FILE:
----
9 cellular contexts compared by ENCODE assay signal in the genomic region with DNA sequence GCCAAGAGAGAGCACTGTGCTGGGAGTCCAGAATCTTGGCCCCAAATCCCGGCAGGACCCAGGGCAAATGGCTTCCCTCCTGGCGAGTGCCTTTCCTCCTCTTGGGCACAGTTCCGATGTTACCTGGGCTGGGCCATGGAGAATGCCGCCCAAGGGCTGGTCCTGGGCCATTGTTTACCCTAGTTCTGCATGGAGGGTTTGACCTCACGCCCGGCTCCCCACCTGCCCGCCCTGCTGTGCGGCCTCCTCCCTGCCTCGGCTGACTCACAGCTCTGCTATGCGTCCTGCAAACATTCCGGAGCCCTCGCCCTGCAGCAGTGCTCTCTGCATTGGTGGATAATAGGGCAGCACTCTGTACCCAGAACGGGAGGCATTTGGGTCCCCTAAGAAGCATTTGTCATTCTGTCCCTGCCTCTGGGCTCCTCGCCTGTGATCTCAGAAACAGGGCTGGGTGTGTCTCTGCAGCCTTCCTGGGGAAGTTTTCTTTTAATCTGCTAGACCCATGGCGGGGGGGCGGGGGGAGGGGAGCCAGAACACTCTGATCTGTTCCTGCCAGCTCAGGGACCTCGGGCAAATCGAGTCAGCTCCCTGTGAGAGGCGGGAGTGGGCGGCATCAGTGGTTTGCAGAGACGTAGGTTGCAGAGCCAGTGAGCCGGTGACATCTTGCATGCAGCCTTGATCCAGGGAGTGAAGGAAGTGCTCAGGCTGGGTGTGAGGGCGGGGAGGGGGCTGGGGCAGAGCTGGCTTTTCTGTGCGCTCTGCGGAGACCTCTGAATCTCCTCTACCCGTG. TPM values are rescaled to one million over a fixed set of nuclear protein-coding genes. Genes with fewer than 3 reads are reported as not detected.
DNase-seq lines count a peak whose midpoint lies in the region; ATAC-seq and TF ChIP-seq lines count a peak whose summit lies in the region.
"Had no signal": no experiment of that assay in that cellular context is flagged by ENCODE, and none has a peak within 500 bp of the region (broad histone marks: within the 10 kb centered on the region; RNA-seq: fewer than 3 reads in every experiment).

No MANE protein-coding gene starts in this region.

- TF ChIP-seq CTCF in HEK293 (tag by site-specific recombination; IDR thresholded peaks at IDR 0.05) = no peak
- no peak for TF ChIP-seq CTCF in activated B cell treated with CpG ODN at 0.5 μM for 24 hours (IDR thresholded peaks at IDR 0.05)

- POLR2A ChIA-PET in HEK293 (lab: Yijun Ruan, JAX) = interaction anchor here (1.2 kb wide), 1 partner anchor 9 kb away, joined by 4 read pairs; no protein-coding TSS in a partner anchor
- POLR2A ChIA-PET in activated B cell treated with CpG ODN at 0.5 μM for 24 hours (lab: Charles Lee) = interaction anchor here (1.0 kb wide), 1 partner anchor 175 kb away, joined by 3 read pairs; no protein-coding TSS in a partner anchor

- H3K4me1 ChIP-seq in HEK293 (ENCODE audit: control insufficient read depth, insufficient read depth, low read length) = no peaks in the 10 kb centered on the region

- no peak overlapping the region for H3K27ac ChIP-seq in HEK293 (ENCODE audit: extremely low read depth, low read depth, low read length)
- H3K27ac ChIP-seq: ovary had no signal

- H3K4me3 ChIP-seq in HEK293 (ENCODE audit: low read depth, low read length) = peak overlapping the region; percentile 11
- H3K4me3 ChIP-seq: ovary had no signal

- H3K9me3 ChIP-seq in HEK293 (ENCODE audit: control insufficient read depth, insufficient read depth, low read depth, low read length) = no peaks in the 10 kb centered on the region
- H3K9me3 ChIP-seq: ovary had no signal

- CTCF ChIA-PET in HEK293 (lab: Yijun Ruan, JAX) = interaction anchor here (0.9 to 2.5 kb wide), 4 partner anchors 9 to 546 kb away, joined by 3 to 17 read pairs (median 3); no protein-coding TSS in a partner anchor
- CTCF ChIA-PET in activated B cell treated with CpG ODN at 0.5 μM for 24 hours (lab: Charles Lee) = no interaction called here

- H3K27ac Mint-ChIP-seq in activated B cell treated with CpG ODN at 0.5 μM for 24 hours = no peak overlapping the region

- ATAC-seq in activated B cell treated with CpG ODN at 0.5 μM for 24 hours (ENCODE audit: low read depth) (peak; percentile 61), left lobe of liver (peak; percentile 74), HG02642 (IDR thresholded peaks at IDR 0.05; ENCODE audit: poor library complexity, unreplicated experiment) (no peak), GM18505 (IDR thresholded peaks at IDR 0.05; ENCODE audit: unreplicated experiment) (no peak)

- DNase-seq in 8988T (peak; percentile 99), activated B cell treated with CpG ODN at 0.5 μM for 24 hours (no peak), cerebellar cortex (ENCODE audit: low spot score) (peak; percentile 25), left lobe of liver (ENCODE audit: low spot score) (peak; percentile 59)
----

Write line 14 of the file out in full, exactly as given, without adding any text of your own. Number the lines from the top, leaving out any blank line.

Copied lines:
- H3K9me3 ChIP-seq in HEK293 (ENCODE audit: control insufficient read depth, insufficient read depth, low read depth, low read length) = no peaks in the 10 kb centered on the region